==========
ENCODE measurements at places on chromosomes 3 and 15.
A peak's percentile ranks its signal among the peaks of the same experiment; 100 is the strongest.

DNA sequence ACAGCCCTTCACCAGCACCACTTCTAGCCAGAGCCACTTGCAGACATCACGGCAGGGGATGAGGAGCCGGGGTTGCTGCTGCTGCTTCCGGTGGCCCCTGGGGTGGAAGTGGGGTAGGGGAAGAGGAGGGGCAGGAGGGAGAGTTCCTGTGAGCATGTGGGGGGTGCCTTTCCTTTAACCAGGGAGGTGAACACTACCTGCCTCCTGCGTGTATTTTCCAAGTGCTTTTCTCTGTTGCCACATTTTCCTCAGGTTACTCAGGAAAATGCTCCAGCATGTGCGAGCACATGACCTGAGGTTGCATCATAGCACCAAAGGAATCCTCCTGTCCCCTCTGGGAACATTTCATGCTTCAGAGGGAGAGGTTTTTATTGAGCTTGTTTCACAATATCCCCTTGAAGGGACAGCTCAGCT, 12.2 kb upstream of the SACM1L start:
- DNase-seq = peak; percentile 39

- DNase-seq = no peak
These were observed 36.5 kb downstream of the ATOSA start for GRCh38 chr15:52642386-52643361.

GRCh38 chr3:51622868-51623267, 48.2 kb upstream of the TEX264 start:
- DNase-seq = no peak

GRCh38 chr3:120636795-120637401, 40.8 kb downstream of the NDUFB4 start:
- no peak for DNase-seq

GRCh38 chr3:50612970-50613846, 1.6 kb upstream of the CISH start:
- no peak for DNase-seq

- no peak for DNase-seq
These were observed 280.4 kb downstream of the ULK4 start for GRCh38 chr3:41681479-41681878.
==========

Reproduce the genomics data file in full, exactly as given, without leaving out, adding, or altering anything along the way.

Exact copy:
ENCODE measurements at places on chromosomes 3 and 15.
A peak's percentile ranks its signal among the peaks of the same experiment; 100 is the strongest.

DNA sequence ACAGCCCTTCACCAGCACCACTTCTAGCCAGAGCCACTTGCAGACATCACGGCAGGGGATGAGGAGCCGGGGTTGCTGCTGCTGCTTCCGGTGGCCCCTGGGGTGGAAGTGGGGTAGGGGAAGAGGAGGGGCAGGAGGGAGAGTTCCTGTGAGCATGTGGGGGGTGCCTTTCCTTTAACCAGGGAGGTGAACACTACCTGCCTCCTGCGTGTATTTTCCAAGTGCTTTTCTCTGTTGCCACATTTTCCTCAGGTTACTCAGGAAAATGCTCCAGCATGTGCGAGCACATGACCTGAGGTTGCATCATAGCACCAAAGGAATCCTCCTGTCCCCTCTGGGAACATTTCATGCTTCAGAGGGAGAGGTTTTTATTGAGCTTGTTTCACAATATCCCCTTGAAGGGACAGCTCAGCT, 12.2 kb upstream of the SACM1L start:
- DNase-seq = peak; percentile 39

- DNase-seq = no peak
These were observed 36.5 kb downstream of the ATOSA start for GRCh38 chr15:52642386-52643361.

GRCh38 chr3:51622868-51623267, 48.2 kb upstream of the TEX264 start:
- DNase-seq = no peak

GRCh38 chr3:120636795-120637401, 40.8 kb downstream of the NDUFB4 start:
- no peak for DNase-seq

GRCh38 chr3:50612970-50613846, 1.6 kb upstream of the CISH start:
- no peak for DNase-seq

- no peak for DNase-seq
These were observed 280.4 kb downstream of the ULK4 start for GRCh38 chr3:41681479-41681878.